To Gray’s concluding question, “Why does Southern self-fashioning continue?” he cites Welty: “It is a matter of language and communal ritual: the human habit of positioning the self with the help of the word and others—giving a local habitation and a name to things to secure their and our identity, and establishing a connection or kinship with other people that is also an anchorage, a validation of oneself” (504).  Ultimately, southerners are driven “to position themselves with others in their locality, communality of interest or area, and against or apart from others elsewhere” (511).

Wednesday, July 4, 2012

Michael Warner--The Trouble with Normal: Sex, Politics, and the Ethics of Queer Life (1999)

Warner’s book is particularly notable to read from the vantage point of 2012, after DOMA has been repealed, marriage equality has been achieved in some states, and the President has expressed his own support for marriage equality.  In his larger analysis of the push for marriage equality for same-sex couples, Warner argues that “this strategy is a mistake and that it represents a widespread loss of vision in the movement” (vii).  His primary focus is on the lack of sexual autonomy allowed in America: “because sex is an occasion for losing control, for merging one’s consciousness with the lower orders of animal desire and sensation, for raw confrontations of power and demand, it fills people with aversion and shame” (2).
Warner describes those who do not fit into accepted paradigms of sexual norms as being “rendered inarticulate” (3), and that the “politics of shame” leads to the “unthinkability of…desire” (7), an observation which echoes Butler’s discussion of those with unintelligible identities.  Warner is quite critical of movements in support of gay marriage, which Warner sees as not only selling out the queer community, but undermining its own position by ignoring its history and trying to assimilate into the straight community: “Instead of broadening its campaign against sexual stigma beyond sexual orientation, as I think it should, it has increasingly narrowed its scope to those issues of sexual orientation that have least to do with sex” (25).  Throughout this work, Warner evokes that of Erving Goffman’s work on stigma (which I plan to read soon), drawing parallels between the difference between shame and stigma and that between sin and identity—stigma being a physical mark, while sin is more ephemeral (perverse acts versus perversion) (28-29).
Warner gives extended consideration to the very idea of marriage, how it elevates certain relationships above others, bestowing privileges upon some and not others.  It also provides regulation over sex, as many who have argued for gay marriage (Andrew Sullivan draws quite  a bit of Warner’s ire) have made the case that legalizing gay marriage will lead to more monogamy among gay people, taming the gay community.  Warner does not villainize those who support gay marriage, however, noting that the “tendency to reproduce the hierarchy of shame, I believe, results from the structuring conditions of gay and lesbian politics, and not from the bad intentions of the people who devote their lives to activism within the movement” (49).  For my own project, I’m really starting to think about not only the idea of intelligibility in general (which I think is an important concept), but the question (and stakes) of the marriage economy, and who is eligible for it.  Ugly women are marked—stigmatized—as uneligible for marriage (Lily Daw first comes to mind).  In the same way that Warner argues the queer community should question the very foundations of marriage itself, rather than try to assimilate into it—such as those who pursue marriage for health benefits, childcare, and other current marks of privilege—and perhaps continue to pose a threat to the system, rather than try to assimilate into it.  Warner also echoes Joyce Carol Oates’s them to me in his discussion of marriage and the benefits of privilege, especially as he quotes Claudia Card: “Yet if marrying became an option that would legitimate behavior otherwise illegitimate and make available to us social securities that will not doubt become even more important to us as we age, we and many others like us might be pushed into marriage.  Marrying under such conditions is not a totally free choice” (107)[1] .  I think I’d like think more about ugliness as being a mark of unintelligibility—perhaps appearance as articulation?  Beauty as a necessary component of interpellation?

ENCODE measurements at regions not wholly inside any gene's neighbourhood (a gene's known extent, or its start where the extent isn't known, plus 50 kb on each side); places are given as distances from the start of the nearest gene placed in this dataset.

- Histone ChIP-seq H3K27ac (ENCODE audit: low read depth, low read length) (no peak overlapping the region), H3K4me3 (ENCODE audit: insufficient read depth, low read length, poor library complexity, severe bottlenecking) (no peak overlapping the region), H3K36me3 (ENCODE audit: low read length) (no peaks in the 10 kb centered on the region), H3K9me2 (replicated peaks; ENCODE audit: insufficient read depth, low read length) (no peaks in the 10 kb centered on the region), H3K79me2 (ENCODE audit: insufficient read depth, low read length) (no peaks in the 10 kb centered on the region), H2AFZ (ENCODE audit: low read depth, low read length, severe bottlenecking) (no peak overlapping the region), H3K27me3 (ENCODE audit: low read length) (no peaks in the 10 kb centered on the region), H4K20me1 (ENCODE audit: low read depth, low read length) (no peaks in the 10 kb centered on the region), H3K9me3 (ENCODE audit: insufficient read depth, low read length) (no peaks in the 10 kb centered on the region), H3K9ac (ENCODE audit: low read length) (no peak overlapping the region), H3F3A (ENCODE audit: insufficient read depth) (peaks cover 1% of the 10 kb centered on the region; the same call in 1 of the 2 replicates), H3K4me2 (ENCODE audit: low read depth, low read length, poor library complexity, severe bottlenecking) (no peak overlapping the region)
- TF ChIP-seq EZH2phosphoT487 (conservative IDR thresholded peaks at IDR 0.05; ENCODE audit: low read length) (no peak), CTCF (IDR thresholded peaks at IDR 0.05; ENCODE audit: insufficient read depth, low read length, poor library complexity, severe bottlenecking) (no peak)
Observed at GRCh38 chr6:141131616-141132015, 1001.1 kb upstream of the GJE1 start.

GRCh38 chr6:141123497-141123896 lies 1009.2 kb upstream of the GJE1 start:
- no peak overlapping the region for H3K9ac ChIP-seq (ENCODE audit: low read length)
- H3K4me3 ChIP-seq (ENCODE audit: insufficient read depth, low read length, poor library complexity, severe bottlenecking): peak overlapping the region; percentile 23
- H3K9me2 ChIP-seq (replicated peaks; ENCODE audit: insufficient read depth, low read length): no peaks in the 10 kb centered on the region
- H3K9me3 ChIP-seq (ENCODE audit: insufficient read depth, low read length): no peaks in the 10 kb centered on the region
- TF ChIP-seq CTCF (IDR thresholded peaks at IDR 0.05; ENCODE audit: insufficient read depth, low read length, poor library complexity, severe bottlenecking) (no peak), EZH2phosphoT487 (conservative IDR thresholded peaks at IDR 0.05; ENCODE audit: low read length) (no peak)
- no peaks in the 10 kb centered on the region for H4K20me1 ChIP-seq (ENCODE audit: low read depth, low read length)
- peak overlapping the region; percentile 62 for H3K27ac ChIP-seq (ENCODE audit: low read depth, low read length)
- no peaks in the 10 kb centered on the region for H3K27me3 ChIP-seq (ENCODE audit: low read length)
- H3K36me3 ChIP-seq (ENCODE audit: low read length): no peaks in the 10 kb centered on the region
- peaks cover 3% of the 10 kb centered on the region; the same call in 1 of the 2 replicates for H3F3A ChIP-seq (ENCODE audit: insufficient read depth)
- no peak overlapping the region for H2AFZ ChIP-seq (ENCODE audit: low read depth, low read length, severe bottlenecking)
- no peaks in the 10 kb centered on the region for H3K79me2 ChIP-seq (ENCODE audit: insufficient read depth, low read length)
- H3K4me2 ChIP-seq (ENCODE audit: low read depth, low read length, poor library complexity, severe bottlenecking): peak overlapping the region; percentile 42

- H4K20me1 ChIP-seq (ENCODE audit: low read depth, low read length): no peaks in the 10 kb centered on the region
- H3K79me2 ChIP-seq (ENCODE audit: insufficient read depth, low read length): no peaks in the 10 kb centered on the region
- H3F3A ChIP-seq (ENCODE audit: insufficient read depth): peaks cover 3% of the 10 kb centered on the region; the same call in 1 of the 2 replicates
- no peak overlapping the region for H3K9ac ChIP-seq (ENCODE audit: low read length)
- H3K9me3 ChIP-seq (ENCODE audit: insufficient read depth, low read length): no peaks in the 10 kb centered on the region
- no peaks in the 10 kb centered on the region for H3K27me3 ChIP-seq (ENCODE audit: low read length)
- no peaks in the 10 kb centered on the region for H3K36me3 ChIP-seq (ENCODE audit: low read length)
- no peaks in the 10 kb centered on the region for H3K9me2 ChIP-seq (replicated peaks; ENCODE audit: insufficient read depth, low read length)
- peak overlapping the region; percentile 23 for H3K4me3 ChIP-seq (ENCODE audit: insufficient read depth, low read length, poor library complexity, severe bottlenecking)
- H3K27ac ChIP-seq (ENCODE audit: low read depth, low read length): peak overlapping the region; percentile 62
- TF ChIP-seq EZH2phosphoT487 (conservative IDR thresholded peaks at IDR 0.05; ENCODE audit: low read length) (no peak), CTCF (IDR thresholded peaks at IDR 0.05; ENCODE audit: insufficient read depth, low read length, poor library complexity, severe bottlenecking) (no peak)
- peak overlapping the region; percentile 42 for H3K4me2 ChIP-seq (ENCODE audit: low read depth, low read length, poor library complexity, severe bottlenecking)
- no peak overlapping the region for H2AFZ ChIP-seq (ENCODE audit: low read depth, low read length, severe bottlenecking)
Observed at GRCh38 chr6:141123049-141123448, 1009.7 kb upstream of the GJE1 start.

[1] Quoting “Claudia Card, “Against Marriage and Motherhood,” Hypatia 11.3 (Summer 1996): 1-23, p. 7.